The remainings of an old synthetic fuel factory near Szczecin, Poland, abandoned in 1945.
This synthetic fuel factory was construction in 1937. The fuel produced at the factory was for the German army. The outbreak of World War II sped up the production process. This was due to the influx of foreign workers from German occupied territories. During the World War II, this building was also a subcamp of the Stutthof, Sachsenhausen and Ravensbrück concentration camps. 30,000 concentration camp prisoners and POWs worked at this facility. 13.000 of the workers didn't make it through the war. The Allies tried to bomb the factory on several occasions, but had no luck. Now it stands deserted.
The decaying Poltalloch House - Built in 1853, this once grand Scottish estate fell into ruins in the 1950s.
Poltalloch House, located in Kilmartin, has not been inhabited since the 1950s. But it has a creepy slavery past. Built in the mid-19th century, the estate was home to some of Scotland’s wealthiest lairds who largely made their fortune in the sugar cane plantations of Jamaica. According to Historian Professor Allan MacInness, the original family’s commercial success was founded on their commodity trading in sugar, rum, cotton, cattle, and slaves. A massive fire in 1902 led to the roof falling in. A collection of rare and extinct birds was among items destroyed. In 2004, the house was said to be beyond restoration.
Dunnottar Castle, Scotland is abandoned
Dunnottar Castle is named for the Gaelic word: Dùn Fhoithear, which means "fort on the shelving slope." So true, it is. You can find this ruined medieval fortress on the northeastern coast of Scotland, just south of Stonehaven. It was constructed around the Early Middle Ages with the surviving buildings built around the 15th and 16th centuries. Don't underestimate the historic significance of Dunnottar Castle. It played a prominent role in the history of Scotland due to its strategic location and defensive strength. It gets better: Dunnottar was the place where the Scottish crown jewels, were hidden from Oliver Cromwell's invading army in the 17th century. Take that, Oliver Cromwell!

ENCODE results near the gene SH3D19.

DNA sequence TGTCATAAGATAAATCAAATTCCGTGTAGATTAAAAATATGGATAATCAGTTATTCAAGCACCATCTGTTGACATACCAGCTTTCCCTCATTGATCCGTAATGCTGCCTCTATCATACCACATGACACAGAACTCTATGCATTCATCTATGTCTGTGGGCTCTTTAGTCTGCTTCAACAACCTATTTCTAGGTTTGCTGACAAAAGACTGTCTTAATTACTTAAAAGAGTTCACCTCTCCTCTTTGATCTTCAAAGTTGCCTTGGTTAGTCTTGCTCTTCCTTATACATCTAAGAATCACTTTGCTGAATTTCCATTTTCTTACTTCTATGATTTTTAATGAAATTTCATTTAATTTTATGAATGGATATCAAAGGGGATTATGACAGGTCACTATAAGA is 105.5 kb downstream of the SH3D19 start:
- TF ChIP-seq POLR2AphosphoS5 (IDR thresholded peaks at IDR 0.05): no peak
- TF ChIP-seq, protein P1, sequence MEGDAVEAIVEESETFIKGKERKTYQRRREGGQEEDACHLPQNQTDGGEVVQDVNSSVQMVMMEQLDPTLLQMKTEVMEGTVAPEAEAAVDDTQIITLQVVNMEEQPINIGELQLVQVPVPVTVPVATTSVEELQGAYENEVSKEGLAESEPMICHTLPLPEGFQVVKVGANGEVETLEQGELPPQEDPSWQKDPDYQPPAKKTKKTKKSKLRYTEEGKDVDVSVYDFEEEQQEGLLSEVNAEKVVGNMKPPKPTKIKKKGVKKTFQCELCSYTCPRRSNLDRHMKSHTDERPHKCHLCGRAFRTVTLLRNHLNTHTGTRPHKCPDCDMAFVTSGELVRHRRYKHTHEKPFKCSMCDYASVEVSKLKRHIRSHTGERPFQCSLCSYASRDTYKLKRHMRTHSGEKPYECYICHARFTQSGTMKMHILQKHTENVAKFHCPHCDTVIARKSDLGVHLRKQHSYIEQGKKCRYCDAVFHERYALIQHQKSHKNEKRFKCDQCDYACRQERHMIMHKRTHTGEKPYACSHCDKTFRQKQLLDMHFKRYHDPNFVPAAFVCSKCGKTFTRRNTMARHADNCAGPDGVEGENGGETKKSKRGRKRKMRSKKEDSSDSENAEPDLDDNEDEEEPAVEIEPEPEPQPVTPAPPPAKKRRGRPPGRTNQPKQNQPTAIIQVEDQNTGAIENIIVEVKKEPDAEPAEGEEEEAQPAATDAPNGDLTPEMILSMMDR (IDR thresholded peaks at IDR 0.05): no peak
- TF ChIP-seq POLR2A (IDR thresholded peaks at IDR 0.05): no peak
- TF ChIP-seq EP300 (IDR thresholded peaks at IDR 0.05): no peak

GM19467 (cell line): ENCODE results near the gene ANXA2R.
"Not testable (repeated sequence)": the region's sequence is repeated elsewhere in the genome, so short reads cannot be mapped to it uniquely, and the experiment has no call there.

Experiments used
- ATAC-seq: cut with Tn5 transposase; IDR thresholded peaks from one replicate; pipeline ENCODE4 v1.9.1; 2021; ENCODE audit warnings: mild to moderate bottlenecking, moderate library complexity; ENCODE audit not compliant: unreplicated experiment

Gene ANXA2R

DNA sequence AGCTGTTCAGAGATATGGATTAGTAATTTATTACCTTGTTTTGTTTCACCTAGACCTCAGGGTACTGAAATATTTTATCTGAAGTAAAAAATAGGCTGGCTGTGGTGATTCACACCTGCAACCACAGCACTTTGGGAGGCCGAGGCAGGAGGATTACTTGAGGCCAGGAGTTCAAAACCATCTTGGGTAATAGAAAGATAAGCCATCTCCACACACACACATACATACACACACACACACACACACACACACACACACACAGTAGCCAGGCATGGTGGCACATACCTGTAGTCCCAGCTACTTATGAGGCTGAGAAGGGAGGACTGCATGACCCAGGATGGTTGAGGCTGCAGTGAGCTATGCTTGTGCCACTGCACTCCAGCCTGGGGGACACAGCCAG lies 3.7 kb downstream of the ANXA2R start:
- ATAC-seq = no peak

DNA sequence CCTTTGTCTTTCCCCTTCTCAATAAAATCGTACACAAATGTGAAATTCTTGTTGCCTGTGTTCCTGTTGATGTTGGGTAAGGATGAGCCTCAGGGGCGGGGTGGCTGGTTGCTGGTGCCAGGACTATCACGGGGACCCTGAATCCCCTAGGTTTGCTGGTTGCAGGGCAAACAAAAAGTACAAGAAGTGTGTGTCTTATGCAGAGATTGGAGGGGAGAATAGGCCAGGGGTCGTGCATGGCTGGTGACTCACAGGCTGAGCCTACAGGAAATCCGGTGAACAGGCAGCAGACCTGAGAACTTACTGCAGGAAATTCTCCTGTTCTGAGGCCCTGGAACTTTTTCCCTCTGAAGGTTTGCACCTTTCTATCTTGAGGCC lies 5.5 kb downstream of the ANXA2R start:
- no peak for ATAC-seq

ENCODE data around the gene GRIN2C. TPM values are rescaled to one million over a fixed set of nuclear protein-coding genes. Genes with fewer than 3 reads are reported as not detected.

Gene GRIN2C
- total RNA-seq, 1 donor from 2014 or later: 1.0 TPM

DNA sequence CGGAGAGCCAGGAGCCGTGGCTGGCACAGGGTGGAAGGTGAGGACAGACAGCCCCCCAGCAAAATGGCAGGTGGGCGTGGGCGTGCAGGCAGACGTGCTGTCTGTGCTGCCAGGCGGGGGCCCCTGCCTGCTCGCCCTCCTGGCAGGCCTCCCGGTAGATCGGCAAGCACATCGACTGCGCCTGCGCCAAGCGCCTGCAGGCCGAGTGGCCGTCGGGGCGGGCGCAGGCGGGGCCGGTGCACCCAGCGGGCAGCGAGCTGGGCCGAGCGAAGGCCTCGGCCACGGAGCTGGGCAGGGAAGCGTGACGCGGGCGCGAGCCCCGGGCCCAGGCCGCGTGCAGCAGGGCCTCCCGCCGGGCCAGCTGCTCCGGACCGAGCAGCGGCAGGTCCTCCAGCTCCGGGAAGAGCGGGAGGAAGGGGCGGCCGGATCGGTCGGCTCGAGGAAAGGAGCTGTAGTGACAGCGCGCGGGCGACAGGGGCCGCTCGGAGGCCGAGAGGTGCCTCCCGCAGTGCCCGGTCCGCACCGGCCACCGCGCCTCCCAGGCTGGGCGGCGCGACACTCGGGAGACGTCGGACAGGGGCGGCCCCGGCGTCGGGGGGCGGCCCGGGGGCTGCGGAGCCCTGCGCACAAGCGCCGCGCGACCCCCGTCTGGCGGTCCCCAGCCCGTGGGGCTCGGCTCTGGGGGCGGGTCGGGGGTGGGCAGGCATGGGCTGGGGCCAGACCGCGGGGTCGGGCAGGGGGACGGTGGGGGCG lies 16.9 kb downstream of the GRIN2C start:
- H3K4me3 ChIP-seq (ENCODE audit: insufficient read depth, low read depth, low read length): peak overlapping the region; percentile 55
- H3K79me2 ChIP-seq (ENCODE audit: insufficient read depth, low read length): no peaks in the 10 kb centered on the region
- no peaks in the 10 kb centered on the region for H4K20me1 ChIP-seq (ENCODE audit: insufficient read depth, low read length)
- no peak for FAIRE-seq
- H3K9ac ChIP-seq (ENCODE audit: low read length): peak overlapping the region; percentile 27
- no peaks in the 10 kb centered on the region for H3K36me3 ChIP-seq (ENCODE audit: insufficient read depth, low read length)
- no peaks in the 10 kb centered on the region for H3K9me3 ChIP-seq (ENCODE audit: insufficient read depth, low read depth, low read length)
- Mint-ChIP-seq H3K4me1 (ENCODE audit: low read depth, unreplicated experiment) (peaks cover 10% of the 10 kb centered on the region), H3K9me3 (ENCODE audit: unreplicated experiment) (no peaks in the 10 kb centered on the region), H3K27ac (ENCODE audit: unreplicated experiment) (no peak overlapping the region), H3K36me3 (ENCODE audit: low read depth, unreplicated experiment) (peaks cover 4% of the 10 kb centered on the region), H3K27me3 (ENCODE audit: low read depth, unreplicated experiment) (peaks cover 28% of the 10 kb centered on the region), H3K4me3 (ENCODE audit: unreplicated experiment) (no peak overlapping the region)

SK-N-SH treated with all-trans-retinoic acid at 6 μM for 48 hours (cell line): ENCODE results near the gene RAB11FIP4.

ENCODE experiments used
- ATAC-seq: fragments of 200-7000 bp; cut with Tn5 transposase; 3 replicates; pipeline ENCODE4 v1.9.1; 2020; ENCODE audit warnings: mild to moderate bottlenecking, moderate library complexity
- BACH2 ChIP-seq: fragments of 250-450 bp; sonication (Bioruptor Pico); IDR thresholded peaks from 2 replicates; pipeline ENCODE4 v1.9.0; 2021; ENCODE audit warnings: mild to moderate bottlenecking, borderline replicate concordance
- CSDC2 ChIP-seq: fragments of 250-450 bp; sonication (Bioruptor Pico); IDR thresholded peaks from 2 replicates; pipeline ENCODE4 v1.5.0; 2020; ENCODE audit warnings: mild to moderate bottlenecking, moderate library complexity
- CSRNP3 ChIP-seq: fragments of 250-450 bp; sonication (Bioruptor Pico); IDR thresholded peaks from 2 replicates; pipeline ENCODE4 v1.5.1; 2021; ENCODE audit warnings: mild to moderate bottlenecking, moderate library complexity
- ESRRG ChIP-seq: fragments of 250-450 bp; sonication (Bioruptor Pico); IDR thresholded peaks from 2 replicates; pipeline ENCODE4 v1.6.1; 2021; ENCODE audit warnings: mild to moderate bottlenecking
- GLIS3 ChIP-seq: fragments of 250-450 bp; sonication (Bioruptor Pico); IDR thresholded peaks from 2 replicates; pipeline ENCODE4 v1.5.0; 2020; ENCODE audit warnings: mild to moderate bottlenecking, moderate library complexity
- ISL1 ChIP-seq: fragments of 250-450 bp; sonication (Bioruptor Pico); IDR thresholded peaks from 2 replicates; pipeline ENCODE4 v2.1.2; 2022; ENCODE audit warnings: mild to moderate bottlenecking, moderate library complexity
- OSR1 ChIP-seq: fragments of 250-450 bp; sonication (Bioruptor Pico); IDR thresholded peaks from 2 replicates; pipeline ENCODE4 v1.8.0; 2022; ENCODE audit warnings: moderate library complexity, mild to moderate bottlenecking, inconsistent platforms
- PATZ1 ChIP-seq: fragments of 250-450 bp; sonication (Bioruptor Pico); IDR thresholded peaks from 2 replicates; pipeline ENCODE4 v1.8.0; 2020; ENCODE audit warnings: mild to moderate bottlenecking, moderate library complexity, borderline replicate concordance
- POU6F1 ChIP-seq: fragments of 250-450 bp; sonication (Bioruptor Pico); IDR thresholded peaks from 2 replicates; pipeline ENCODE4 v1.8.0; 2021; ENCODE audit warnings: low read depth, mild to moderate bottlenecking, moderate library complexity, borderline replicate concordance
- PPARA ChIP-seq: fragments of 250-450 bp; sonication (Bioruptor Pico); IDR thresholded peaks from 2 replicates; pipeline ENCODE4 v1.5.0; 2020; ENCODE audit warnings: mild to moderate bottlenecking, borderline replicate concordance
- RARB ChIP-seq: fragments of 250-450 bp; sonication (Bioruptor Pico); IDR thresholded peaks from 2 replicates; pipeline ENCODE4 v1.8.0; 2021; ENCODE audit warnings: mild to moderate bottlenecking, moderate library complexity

An abandoned house on Pawleys Island in South Carolina.
Pawleys Island is on the southern end of The Grand Strand. Not impressed? It's also one of the oldest resort areas of the East Coast. It's so old, in fact, that some of the houses are abandoned. The island is known as a refuge from mosquitoes because of the windy conditions. George Pawley owned the island during the colonial era. He sold portions of the island to planters seeking to escape malaria. When Hurricane Hugo struck in 1989, some island cottages were swept away. The motel on Rt3 17 on Pawleys Island can also be found in ruins. Opened in 1934, it was a coastal resort that catered to African Americans who couldn't stay at white resorts. Famous guests included Count Basie, Charlie Parker, Billie Holiday, Ray Charles, Duke Ellington and Lena Horne.
Medieval style, old abandoned Mansion in Tangier, near Cap Malabata in front of Gibraltar.
Cape Malabata is located about 6 miles east of central Tangier, Morocco. It faces the Strait of Gibraltar. It looks like there was some serious Medieval crusades stuff going down in his ruined castle. For more modern tastes, check out Mnar Castle. It's a luxury resort in the area that's not in ruins. Located in Cap Malabata Mnar Castle offers luxurious apartments with views over the sea and garden and provides an outdoor swimming pool, a garden and a terrace - which is perfect after a long day exploring the nearby ruined castle.
Abandoned old mill at the top of Lumsdale Falls, Peak District UK.
Visiting Lumsdale Falls has the added perk of encountering the ruins of historic industrial mills. This is set against a picturesque waterfall and wooded walking paths. Back in the day early industrial buildings were powered by water. I know, if Trump were in the UK, he'd be running on the platform, "I'm going to bring back the water-powered jobs!"
At Lumsdale Falls, you'll find buildings and tunnels used to power the mill using natures natural resources. Still remaining is he housing for one of the mill wheels and the exit route for the water to be redirected back to the river. I know what you're thinking, "Surely, two days must be spent here!"
Abandoned ferry on dried up Lake Urmia, Iran. The largest salt lake in the Middle East.